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Snowstorm aftermath: Some local residents criticize city’s plowing, sanding efforts

Snowstorm aftermath: Some local residents criticize city’s plowing, sanding efforts

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Some say slow start on sanding causes wrecks

Dylan Brown Independent Record

Helena Police Officers help turn a truck around on Sixth Avenue before a plow truck can safely drive and lay sand Tuesday night.

After reports of more than 100 vehicle accidents in the wake of Tuesday’s snowstorm in Helena, some residents are upset about the way the city handled the snow and extremely slick roads.

“In my opinion, most of the wrecks that occurred could have been averted had the city done its job laying sand and gravel,” said an email from Allie Wines, a Helena-area resident. “If the city is not going to use our tax money to provide the services we need when we need them, we should get a refund. At the very least, the city should pick up the tab for the repairs on its citizens’ vehicles, bypassing insurance company involvement.”

A number of others also contacted the newspaper to voice displeasure with the road conditions.

Reports of accidents came from all over the city, but many were concentrated on the hilly streets leading in and out of downtown Helena. Several of the streets were closed for a time before sanding could make them passable.

At the intersection of Sixth Avenue and Cruse, near the Independent Record, a Helena police cruiser attempting to warn and direct drivers was hit six times by sliding vehicles in a roughly one-hour period.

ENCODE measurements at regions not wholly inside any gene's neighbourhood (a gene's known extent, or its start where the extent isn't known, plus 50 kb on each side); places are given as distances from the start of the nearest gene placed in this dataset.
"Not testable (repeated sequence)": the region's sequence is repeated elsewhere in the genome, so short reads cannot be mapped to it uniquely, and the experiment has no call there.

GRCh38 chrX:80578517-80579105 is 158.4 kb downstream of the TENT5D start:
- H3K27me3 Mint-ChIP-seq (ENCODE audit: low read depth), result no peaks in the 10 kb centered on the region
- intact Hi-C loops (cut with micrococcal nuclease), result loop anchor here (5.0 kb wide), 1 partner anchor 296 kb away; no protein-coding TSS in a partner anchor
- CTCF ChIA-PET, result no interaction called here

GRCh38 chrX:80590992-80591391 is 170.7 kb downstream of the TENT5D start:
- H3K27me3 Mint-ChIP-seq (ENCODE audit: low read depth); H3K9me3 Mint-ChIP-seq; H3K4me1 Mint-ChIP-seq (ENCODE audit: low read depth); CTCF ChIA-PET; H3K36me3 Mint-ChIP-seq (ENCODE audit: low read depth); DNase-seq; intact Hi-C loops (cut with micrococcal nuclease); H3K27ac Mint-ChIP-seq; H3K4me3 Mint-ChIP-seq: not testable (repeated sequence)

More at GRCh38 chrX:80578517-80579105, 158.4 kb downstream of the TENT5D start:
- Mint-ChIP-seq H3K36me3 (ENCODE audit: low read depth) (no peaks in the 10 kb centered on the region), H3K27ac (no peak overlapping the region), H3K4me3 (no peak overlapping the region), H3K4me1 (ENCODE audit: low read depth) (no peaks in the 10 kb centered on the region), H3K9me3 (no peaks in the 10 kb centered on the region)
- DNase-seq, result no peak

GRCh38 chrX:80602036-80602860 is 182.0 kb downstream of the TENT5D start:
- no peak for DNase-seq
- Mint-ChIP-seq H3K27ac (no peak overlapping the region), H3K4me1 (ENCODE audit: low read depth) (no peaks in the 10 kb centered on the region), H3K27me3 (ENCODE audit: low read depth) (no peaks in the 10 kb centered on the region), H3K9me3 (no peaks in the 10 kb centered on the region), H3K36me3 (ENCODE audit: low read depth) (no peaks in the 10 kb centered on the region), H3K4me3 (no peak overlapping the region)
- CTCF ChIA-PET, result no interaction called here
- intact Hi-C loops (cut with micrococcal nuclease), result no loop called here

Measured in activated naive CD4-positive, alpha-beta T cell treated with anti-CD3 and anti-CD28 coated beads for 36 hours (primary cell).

The city Public Works Director John Rundquist said because Tuesday’s storm hit later in the day than forecast, street crews had already gone home. However, they returned and got back on the plows and on the streets, where they worked most of the night.

Rundquist said by Wednesday afternoon he’d received one complaint and one compliment regarding how they handled Tuesday evening’s snow.  There are more than 200 miles of road in Helena and city crews focus first on clearing and sanding the emergency snow routes, which are marked with signs. 

“Once those are taken care of, they start moving onto local streets and areas, depending on where the needs are,” Rundquist said.

He pointed out that several of the city’s most traveled streets, including Montana Avenue, 11th Avenue, Prospect Avenue,  Euclid and Lyndale, are state-owned and maintenance is the responsibility of the Montana Department of Transportation.

Rundquist said that the city, which has around 10 plows and sanders manned by a staff of about 12, will address specific areas if individuals call and alert street crews.

“We do respond to complaints or issues that customers have,” he said. “We’ll get to those things as fast as possible.”

Reporter Piper Haugan: 447-4075, or


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